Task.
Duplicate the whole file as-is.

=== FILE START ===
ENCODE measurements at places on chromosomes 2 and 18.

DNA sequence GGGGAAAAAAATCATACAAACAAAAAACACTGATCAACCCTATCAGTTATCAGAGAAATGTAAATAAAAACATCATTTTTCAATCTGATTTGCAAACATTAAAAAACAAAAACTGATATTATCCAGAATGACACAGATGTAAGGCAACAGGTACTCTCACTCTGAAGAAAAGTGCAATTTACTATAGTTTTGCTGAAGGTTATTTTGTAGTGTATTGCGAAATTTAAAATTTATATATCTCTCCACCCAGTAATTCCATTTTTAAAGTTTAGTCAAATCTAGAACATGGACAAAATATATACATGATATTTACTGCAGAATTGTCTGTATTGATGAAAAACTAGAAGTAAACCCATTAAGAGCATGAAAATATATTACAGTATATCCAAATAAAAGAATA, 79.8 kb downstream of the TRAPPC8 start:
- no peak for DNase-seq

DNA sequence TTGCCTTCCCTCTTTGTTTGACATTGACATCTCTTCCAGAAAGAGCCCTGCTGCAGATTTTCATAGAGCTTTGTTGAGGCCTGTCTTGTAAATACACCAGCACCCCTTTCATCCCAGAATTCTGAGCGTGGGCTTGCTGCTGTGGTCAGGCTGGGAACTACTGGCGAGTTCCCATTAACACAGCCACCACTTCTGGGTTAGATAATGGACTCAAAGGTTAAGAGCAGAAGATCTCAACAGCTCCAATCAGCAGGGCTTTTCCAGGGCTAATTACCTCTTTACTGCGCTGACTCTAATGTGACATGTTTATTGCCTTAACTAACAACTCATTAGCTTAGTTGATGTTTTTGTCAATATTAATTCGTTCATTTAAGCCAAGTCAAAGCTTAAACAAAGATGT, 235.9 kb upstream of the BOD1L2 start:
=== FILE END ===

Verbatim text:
ENCODE measurements at places on chromosomes 2 and 18.

DNA sequence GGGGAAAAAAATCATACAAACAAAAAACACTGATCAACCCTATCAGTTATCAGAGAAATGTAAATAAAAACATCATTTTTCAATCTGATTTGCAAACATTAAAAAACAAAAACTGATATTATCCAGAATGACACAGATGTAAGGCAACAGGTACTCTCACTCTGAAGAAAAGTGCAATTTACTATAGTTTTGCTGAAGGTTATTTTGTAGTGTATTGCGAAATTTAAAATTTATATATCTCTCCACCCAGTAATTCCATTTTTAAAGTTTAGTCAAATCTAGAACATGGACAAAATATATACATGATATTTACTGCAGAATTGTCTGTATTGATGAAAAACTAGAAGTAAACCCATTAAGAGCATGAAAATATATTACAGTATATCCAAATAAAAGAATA, 79.8 kb downstream of the TRAPPC8 start:
- no peak for DNase-seq

DNA sequence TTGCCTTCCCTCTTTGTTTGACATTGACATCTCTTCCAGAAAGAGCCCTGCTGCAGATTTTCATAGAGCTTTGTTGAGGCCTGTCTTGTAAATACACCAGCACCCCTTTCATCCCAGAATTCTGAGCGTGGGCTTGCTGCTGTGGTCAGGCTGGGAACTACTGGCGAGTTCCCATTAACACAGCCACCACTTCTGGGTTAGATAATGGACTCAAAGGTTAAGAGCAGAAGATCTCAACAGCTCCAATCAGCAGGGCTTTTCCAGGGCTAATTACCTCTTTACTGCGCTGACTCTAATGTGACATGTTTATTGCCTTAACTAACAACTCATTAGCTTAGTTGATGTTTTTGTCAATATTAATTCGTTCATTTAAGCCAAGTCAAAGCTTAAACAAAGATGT, 235.9 kb upstream of the BOD1L2 start: